Painting vegetables to plant in the garden in front of “Resilience Street.”  Photo credit: Stacy Miller, CCAN

 

Laure Drogoul exhibited her kinetic sculpture “Teetering x Tottering (On the Brink)” at the festival. The seesaw-inspired sculpture is made from wood, recycled plastic bottles, and water and “invites participants to level and stabilize themselves using the shared water in the sculpture as a balancing mechanism.” Drogoul explains, “through movement, the work creates a relationship between the participants and creates an experiential awareness of water as a shared resource.” This was one of the most popular exhibits at the festival, since many of use hadn’t been on a seesaw in years!

“Teetering x Tottering (On the Brink)” by Laure Drogoul. Photo credit: Taylor Smith-Hams, CCAN

 

One of my favorite activities was Climate Justice Cornhole. I collaborated with Naadiya Hutchinson to paint climate-themed boards for this classic game, and we worked with several members of the coalition on accompanying cards that help define different aspects of climate justice including “food sovereignty,” “just transition,” and “energy democracy.” The cards were color coded to match up with the hand-sewn beanbags. When participants tossed a bean bag, they were invited to read the corresponding card and learn about different components of climate justice. 

Playing climate justice cornhole! Photo credit: Taylor Smith-Hams, CCAN
One of the climate justice cornhole boards made at art builds hosted by the Baltimore Peoples Climate Movement and Black Cherry Puppet Theater in August. Photo credit: Jennifer Kunze, Clean Water Action

 

And it wouldn’t have been a climate festival without bringing the “Wonders of the Wind” backdrop back out from our traveling art show earlier in the year!

“Wonders of the Wind” was made by Alex Dukes, Di’amon Fisher, Grace Marshall, Naomi Wilkins, Stephanie Wallace, and Torianne Montes-Schiff for a traveling art show earlier in the year. It reappeared at the Festival for Change on September 8th. Photo credit: Taylor Smith-Hams, CCAN.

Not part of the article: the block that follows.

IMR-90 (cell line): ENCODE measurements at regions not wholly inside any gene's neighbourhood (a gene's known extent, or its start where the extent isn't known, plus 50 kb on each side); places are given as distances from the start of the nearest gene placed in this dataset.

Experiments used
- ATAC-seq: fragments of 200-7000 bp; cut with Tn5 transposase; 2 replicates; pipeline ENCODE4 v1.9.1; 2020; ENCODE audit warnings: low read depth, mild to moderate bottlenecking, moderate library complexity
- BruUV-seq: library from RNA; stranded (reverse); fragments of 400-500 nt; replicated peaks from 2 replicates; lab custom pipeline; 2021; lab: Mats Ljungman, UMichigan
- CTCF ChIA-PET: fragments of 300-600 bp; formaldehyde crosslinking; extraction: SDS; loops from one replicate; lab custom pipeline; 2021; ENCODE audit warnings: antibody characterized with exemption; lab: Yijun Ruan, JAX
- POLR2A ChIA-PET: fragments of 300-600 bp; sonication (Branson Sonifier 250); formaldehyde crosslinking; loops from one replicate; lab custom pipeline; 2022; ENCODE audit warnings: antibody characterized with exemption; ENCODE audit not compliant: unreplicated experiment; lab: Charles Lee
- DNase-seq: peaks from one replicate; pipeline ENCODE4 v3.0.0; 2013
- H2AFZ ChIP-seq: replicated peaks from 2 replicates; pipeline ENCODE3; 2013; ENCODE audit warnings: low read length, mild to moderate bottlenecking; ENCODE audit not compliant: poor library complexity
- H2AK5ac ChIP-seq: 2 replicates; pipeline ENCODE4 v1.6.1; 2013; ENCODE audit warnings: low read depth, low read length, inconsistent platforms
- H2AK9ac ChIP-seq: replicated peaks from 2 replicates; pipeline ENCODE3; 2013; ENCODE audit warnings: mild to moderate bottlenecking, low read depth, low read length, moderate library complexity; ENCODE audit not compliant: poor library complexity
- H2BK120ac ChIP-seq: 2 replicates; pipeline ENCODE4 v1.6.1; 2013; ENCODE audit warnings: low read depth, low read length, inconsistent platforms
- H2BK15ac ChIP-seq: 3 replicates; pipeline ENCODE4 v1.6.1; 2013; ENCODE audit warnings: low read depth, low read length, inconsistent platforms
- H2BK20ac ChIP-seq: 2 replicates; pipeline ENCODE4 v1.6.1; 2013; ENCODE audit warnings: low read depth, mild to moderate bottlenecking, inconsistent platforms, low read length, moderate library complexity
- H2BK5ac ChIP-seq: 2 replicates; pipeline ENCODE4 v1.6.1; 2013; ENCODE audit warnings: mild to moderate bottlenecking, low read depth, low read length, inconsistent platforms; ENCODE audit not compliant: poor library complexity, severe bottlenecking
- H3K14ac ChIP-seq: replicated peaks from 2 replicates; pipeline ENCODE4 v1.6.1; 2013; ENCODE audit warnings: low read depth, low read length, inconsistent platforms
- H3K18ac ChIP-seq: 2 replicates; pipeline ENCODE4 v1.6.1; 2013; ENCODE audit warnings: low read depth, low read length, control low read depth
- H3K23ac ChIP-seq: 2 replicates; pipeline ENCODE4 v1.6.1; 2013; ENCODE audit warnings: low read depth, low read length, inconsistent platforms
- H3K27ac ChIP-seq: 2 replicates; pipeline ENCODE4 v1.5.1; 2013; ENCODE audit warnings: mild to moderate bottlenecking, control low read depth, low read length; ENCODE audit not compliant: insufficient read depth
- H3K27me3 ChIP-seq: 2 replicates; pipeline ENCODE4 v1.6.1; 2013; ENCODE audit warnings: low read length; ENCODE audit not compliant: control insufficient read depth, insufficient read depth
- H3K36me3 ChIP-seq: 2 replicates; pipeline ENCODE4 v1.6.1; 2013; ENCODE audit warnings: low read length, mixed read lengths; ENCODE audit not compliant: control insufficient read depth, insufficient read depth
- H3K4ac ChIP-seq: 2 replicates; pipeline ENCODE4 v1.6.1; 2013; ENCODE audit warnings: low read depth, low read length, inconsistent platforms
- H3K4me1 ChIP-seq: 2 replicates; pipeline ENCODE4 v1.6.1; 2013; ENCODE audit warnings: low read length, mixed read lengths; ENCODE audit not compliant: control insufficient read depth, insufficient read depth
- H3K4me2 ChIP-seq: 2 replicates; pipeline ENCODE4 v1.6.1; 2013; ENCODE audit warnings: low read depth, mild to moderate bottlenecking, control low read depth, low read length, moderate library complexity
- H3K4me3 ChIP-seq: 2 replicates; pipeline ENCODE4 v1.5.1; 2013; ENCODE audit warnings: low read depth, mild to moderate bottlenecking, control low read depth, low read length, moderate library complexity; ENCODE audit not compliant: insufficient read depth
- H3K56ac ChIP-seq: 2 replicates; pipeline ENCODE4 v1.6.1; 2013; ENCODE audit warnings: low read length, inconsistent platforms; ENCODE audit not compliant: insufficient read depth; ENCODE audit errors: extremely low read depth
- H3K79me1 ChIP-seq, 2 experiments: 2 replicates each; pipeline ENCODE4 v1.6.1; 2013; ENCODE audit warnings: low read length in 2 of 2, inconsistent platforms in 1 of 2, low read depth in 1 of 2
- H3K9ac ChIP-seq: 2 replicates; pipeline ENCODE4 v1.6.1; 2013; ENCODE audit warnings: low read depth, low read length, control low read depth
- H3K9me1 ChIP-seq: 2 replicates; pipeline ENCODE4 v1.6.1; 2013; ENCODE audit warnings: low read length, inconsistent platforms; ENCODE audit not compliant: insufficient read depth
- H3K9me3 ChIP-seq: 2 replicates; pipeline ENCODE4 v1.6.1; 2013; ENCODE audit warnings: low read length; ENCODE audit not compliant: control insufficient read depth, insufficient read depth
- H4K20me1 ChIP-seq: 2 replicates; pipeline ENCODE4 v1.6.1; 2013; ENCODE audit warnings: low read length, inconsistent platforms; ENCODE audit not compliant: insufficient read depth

Festival goers pose in front of the “Wonders of the Wind” backdrop with signs from the 2017 Peoples Climate March. Photo credit: Stacy Miller, CCAN

 

Meanwhile, local musicians took the stage including Ronald Rucker and Naomi & Malaika. 

Ronald Rucker performs at the Festival for Change. Photo credit: Stacy Miller, CCAN

 

While the event was celebratory in nature, the gravity of the issues facing Baltimore was not lost on participants. Speakers connected climate and environmental issues to transit equity, public health, and racial justice. Samuel Jordan of the Baltimore Transit Equity Coalition commented, “By completing the Red Line light rail project and replacing vehicles in the Baltimore Link bus fleet with no-harmful-emissions buses, public transportation will create jobs, help achieve air quality standards, reduce automobile congestion, shorten commutes, and limit the health risks of bad air in Baltimore.”

Ellery Grimm from Zero Hour, a youth-led climate justice movement, called on festival goers to center justice and take action. Photo credit: Stacy Miller, CCAN

 

As Ellery closed out a powerful speech, the steady rainfall took its toll on our sound equipment and we had to close out the stage. But festival goers stuck around and continued to participate in the action village and in the art exhibits throughout the plaza.